Tuesday, 15 September 2009

Proctor & Gamble: competing on mojo


    Rosabeth Moss Kanter has some great posts on her Harvard Business School Change Master blog, supporting her new book ‘SuperCorp: How Vanguard Companies Create Innovation, Profits, Growth, and Social Good.

Firstly, in 21st Century Workplaces, Moss Kanter writes about Super-corporations (like Procter & Gamble) which aim to become employers of choice by ensuring their people are happily employed, using their skills, with a sufficient feeling of security to plan the future, and a minimum of stressful overload:

“Hitting that sweet spot - keeping people employed in good jobs - is a goal of the vanguard companies I describe in my new book, SuperCorp. Companies such as Procter & Gamble, IBM, and others are trying to create innovation and profits through values and principles that enable them to have a positive social impact. They are thinking their way out of twentieth-century assumptions (e.g., that a job must be performed in a facility at specific times and assigned by a boss who observes performance) to create twenty-first century dynamic workplaces.”


Secondly, Moss Kanter writes more specifically about P&G's New Values-Based Strategy (in a post that looks like it was once called ‘Fall like a Lehman, Rise like a ???’).  She explains that P&G’s new CEO, Bob McDonald, is redoubling the company’s emphasis on its culture and values, linked to its 171 year-old purpose, in order to better execute a “stunning new business strategy to jump-start growth”:

“It begins in a startling, almost counterintuitive way — with company values and sense of purpose.  Invoke the heart and care about human needs, the strategy seems to say, and the money will follow.


This sounds a lot like my / Marshall Goldmsith’s concept of organisational mojo* that I discussed in my last post.  Assuming that I’m right to make this link, then the key in building mojo is that leaders understand the rising importance of values, which Moss Kanter explains is:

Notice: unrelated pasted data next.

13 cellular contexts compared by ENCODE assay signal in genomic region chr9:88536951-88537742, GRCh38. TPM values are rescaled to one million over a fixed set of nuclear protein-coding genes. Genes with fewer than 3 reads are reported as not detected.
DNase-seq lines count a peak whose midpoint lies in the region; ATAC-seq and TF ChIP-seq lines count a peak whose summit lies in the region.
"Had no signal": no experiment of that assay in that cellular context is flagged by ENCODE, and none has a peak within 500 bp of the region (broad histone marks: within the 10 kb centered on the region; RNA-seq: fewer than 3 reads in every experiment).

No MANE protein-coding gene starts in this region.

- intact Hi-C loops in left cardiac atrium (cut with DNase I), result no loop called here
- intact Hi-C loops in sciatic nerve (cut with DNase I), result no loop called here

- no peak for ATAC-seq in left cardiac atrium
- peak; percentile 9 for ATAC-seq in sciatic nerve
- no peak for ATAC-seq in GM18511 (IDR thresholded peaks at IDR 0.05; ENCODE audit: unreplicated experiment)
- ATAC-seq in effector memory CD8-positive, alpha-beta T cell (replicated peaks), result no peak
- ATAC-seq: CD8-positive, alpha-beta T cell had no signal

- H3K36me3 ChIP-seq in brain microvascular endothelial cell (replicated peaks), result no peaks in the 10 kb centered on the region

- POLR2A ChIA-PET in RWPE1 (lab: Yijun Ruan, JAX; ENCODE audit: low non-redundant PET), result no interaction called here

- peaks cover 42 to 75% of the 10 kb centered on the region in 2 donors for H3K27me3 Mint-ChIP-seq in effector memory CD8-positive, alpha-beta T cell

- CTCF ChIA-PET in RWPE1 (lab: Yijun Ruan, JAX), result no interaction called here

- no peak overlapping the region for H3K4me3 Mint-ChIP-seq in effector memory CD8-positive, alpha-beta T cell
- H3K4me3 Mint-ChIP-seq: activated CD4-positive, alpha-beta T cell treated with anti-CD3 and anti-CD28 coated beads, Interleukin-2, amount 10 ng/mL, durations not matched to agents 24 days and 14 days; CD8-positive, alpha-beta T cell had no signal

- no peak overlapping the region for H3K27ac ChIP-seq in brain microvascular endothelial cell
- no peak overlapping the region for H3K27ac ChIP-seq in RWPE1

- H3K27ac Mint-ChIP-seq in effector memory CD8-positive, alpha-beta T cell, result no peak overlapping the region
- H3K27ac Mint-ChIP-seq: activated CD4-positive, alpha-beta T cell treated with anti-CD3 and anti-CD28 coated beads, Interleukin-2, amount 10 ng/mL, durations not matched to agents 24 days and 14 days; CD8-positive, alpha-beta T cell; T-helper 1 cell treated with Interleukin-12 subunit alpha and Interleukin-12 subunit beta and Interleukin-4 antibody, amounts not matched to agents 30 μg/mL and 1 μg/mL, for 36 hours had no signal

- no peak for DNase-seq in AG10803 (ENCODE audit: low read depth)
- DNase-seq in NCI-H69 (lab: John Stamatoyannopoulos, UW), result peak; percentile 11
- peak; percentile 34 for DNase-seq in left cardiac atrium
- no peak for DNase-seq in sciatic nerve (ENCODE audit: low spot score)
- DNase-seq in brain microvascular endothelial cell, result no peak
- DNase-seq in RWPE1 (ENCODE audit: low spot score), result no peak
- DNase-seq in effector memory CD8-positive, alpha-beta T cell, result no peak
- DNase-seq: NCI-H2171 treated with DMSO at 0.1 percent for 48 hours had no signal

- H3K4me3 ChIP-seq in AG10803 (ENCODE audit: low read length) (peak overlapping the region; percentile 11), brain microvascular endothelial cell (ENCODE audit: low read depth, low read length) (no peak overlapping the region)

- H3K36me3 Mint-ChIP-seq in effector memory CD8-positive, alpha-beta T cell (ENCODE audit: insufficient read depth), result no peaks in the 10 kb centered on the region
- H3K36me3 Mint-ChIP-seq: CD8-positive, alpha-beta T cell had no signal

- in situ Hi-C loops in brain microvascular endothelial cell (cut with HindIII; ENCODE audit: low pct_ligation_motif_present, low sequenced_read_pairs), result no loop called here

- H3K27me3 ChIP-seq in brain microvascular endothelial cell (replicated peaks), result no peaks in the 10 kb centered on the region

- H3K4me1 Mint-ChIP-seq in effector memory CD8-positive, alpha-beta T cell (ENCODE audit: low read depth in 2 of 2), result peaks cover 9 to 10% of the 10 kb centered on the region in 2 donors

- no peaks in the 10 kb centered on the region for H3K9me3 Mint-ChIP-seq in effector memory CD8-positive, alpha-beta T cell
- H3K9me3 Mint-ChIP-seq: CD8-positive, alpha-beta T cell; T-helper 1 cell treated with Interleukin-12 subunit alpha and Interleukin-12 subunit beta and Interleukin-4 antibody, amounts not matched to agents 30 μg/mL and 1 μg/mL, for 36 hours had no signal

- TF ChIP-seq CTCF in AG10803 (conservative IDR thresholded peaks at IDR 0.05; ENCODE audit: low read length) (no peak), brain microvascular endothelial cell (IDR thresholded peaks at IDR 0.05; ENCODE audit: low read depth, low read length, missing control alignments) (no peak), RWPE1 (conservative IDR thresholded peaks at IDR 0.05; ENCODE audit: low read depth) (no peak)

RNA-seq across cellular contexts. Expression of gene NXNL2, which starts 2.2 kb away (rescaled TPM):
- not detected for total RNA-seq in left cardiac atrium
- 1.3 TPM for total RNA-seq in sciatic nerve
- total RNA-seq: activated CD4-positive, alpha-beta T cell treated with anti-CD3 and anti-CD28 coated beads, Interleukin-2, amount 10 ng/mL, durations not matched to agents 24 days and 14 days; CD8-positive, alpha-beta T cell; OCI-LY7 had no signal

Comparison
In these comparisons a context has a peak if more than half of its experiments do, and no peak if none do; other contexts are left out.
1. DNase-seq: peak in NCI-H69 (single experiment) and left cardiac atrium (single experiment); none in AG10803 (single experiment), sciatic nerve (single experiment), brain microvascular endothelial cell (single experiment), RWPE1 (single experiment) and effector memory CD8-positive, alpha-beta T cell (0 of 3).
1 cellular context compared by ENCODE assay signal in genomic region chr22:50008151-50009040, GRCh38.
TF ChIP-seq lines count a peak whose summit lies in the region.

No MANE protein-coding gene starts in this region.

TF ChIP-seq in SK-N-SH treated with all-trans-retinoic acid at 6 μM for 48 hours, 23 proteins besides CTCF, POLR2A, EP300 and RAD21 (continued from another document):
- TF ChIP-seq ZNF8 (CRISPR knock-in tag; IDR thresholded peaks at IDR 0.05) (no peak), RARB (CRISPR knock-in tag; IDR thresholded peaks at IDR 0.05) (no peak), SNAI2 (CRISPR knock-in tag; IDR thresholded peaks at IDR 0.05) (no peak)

“For the new generation of employees, for finding innovations in underserved markets, and for getting respect from the public and favorable treatment from government.”


I’m going to review the role of values in supporting organisational mojo over the next couple of posts.



* = I recognise that Goldsmith is going to popularise this term, but I did start to write about it first!

See for example:

31 May 2008: http://strategic-hcm.blogspot.com/2008/05/need-for-internal-purpose.html

24 June 2008: http://strategic-hcm.blogspot.com/2008/06/power-of-mojo.html

8 July July 2008: http://strategic-hcm.blogspot.com/2008/07/search-for-greening.html

5 March 2009: http://blog.social-advantage.com/2009/03/social-advantage.html.





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    1. Jon

      Another interesting post and timely too. I would be most interested in what your research turns out, because it is an issue that I was thinking about too. Only I was coming at it from the perspective of how many of the great companies were built up from a basis of strong values.

      It cannot be coincidence that many of the first of the great 'global' names were founded by Quakers - think IBM, Kelloggs, Cadbury, to name just 3. And it is when values go out the window that you get the kind of shameful situations like Lehman Brothers, the first anniversary of whose demise was 'celebrated' just yesterday.

    2. Hi Bay,

      Yes, and I think it was what Rowan Williams was talking about yesterday when he mentioned the whole fundamental principle on which bankers work being unreal and empty...


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